Divorce is still not allowed in the Philippines. However, what happens if a Filipino national marries a foreigner and eventually gets a divorce in the foreign spouse’s home country? Will the divorce be recognized in the Philippines?
In at least two separate cases, the Supreme Court states that it should be, as long as the Filipino spouse is able to present proof of the validity of the divorce in the country where it was obtained.
Here’s a closer look at the two cases that have set the precedence for this ruling:
- G.R. No. 221029 Republic of the Philippines vs. Marelyn Tanedo Manalo
On April 24, 2018, the Supreme Court upheld the ruling of the Court of Appeals reversing the ruling of the Regional Trial Court of Dagupan City. The RTC denied the petition of Filipino Marelyn Tanedo Manalo to have her divorce from her Japanese husband recognized and enforced in the Philippines. The divorce was obtained and finalized in Japan, with Manalo providing the documents confirming the validity of the divorce.
In rejecting Manalo’s petition, the Regional Trial Court of Dagupan City cited Article 26 of the New Civil Code, which states, “Where a marriage between Filipino citizen and a foreigner is validly celebrated and a divorce is thereafter validly obtained abroad by the alien spouse capacitating him/her to remarry under Philippine law.”
The RTC ruled that since it was Manalo who sought the divorce from her foreigner husband, Article 26 of the New Civil Code does not apply to her case.
However, the Court of Appeals reversed the RTC’s decision and granted Manalo’s petition to recognize and enforce the divorce in the Philippines, allowing her to marry again and revert to using her maiden name.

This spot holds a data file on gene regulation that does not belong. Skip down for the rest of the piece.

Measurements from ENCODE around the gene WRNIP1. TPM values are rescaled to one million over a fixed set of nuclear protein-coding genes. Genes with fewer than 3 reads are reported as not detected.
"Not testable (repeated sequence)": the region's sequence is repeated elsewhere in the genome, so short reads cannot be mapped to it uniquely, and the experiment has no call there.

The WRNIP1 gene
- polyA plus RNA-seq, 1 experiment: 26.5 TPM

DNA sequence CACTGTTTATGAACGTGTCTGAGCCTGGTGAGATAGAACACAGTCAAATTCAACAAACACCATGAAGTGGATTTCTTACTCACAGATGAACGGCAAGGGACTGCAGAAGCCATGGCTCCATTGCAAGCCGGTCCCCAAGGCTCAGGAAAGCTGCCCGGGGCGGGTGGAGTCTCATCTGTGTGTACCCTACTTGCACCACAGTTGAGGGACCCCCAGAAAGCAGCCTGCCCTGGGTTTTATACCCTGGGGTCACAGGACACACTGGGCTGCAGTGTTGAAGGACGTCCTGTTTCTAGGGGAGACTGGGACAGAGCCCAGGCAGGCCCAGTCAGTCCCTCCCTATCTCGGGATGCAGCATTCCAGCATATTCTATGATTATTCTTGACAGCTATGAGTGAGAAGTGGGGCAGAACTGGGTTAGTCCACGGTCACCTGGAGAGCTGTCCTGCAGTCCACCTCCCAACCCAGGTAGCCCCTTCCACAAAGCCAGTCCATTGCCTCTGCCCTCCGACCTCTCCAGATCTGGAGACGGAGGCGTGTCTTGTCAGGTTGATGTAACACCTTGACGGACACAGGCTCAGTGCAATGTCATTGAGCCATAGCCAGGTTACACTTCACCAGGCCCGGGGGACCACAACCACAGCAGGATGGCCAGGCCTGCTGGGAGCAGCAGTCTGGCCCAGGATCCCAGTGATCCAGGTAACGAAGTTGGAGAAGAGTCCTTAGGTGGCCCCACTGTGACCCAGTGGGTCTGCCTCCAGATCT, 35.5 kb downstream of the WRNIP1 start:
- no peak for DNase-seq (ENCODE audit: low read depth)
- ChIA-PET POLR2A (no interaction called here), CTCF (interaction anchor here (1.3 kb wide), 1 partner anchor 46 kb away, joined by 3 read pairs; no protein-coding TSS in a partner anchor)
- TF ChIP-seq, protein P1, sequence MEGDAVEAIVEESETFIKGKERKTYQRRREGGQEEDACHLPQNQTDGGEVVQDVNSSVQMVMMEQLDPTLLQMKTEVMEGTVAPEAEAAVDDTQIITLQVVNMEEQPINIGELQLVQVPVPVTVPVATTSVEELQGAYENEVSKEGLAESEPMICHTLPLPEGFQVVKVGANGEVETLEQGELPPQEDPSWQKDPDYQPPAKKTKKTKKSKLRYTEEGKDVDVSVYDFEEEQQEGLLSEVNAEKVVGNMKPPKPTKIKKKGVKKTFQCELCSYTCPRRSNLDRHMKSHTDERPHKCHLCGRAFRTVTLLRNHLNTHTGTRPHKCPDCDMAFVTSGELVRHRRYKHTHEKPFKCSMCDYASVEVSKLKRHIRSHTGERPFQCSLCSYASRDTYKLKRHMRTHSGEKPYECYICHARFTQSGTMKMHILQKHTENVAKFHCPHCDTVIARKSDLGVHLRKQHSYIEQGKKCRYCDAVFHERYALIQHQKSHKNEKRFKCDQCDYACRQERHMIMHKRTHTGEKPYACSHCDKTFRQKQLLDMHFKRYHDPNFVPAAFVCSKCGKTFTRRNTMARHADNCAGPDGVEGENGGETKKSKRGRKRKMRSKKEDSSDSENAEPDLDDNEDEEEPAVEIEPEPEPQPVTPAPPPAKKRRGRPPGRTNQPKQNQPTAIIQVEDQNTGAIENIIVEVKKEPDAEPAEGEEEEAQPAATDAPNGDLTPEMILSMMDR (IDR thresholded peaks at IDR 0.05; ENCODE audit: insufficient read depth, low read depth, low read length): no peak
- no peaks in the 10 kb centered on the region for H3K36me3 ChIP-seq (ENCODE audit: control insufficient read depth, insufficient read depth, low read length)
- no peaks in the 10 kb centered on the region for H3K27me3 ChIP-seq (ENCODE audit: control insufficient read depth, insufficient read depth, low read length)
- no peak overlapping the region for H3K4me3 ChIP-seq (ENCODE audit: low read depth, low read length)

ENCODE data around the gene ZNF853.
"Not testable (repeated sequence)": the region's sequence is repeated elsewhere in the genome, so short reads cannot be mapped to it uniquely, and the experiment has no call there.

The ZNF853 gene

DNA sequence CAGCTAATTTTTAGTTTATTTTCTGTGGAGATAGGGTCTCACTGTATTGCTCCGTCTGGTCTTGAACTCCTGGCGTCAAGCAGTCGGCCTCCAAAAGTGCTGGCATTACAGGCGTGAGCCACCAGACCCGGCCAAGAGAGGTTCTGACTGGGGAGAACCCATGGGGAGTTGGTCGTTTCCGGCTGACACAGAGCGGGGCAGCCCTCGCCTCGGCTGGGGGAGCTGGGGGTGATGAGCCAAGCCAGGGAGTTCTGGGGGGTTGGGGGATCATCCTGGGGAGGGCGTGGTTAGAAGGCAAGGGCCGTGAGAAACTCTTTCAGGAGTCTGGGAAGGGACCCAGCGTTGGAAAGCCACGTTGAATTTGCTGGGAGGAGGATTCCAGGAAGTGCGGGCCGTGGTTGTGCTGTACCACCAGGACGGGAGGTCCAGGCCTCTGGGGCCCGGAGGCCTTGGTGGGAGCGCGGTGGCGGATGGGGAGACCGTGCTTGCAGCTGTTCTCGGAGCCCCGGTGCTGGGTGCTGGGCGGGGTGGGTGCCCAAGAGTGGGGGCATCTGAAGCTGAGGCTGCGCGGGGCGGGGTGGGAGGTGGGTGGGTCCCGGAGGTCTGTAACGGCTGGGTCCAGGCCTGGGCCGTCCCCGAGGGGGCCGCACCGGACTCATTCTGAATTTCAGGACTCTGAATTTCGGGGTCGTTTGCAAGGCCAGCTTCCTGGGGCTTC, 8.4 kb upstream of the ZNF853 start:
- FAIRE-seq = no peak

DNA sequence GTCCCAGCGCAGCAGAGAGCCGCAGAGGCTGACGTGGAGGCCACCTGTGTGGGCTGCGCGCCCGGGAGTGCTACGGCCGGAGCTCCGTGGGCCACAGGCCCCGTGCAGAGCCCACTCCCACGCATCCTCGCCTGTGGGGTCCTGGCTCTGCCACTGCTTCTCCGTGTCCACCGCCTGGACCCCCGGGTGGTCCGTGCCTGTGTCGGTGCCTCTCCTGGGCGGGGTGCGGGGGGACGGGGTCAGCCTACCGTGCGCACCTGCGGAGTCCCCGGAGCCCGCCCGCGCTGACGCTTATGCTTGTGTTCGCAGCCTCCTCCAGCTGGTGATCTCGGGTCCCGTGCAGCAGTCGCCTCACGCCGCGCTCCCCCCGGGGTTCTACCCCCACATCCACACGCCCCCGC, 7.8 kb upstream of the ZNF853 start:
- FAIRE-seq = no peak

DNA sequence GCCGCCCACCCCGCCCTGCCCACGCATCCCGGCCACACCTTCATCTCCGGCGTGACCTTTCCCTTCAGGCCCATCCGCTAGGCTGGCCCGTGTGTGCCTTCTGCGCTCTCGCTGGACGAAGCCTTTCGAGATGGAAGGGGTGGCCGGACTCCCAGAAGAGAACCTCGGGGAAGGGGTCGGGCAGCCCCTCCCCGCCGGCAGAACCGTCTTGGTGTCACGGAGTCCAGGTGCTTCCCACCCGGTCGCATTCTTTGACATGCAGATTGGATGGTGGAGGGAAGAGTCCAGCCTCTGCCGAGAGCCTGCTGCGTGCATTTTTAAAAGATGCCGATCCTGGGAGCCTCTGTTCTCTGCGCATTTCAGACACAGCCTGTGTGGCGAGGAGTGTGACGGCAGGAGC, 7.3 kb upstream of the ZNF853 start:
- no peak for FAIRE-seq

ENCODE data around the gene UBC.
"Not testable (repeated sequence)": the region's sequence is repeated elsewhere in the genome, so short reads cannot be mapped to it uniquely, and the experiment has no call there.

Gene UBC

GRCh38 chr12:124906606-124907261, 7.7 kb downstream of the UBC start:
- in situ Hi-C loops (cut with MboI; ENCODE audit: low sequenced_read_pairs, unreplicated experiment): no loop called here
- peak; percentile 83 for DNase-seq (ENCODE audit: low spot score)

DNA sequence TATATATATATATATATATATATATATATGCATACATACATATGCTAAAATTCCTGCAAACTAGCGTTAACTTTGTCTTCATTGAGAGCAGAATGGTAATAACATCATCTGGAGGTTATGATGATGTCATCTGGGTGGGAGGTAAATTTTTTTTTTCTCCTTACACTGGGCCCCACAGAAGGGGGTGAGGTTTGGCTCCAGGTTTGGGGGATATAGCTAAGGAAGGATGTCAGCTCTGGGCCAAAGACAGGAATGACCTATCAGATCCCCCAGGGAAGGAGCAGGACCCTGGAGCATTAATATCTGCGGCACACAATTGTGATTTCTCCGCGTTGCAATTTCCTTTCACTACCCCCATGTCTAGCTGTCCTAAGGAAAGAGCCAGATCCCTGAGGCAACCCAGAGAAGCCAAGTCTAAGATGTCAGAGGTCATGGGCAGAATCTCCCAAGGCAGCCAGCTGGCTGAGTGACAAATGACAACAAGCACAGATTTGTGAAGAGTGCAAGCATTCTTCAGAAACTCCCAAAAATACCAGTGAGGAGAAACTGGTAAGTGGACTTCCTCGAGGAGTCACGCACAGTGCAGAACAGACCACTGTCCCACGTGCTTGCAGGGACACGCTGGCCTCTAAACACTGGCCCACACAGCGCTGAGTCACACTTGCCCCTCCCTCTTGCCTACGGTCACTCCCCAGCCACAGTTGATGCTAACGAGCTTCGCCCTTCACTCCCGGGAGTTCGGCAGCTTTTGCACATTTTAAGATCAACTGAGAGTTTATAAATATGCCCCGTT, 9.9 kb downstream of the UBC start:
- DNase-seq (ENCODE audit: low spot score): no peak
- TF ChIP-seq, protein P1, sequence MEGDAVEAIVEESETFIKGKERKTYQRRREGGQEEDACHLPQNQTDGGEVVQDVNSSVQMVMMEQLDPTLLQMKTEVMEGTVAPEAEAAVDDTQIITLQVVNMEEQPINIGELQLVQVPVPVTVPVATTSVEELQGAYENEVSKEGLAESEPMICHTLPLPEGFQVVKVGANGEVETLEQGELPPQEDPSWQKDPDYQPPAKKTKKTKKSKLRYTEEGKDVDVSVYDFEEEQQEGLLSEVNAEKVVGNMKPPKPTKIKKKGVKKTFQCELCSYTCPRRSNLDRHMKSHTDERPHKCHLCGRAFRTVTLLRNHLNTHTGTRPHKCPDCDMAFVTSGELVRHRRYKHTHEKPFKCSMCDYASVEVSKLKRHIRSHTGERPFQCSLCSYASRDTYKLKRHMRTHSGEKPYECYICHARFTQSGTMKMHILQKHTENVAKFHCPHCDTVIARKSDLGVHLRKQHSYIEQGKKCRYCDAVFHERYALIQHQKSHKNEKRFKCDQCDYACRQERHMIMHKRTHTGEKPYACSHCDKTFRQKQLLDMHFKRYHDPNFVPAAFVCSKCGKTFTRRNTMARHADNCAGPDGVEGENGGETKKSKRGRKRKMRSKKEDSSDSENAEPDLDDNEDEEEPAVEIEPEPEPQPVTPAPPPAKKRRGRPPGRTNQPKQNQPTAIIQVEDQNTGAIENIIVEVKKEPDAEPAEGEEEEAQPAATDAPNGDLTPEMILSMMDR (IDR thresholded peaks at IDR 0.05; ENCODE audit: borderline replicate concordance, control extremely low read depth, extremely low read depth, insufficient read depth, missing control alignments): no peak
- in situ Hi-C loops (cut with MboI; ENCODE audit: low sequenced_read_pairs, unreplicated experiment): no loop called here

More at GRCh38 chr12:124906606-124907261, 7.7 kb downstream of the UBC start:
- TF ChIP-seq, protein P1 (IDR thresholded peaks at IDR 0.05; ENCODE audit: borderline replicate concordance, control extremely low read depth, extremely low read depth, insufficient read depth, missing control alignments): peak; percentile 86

The Supreme Court upheld the CA’s decision, stating that while the law specifically cites the foreign national as the initiator of the divorce, it is not in the spirit of the law to keep the Filipino spouse bound to the marriage while the foreign spouse is granted the freedom to marry again.
In their decision, the Supreme Court stated, “To reiterate, the purpose of Paragraph 2 of Article 26 is to avoid the absurd situation where the Filipino spouse remains married to the alien spouse who, after a foreign divorce decree that is effective in the country where it was rendered, is no longer married to the Filipino spouse. The provision is a corrective measure is free to marry (sic) under the laws of his or her country. Whether the Filipino spouse initiated the foreign divorce proceeding or not, a favorable decree dissolving the marriage bond and capacitating his or her alien spouse to remarry will have the same result: the Filipino spouse will effectively be without a husband or wife.”
- G.R. No. 224548 Marlyn Monton Nullada v. The Civil Registrar of Manila, et. al.
In this case, Nullada filed a petition before the Regional Trial Court Branch 43 of Manila to recognize the divorce she obtained in Japan from her Japanese spouse, Akira Ito. The Manila RTC denied her petition, citing the same provision in Article 26 of the New Civil Code that was used as basis by the RTC of Dagupan City to deny the petition of Marelyn Tanedo Manalo just a few months prior.
On January 23, 2019, citing the ruling they recently handed down on the Manalo case, the Supreme Court granted the petition of Nullada. In their decision, the Supreme Court noted, “This question of law was directly resolved by the Court in the recent case of Republic of the Philippines v. Marelyn Tanedo Manalo,29 which was promulgated by the Court subsequent to the filing of the present petition.”
If you’re in a similar situation as Marelyn Manalo and Marlyn Nullada, these cases can serve as your guide in determining a course of action. We can provide you with the expert legal guidance you need to resolve your particular case. Don’t hesitate to call us at +632 8478-5826 for more information.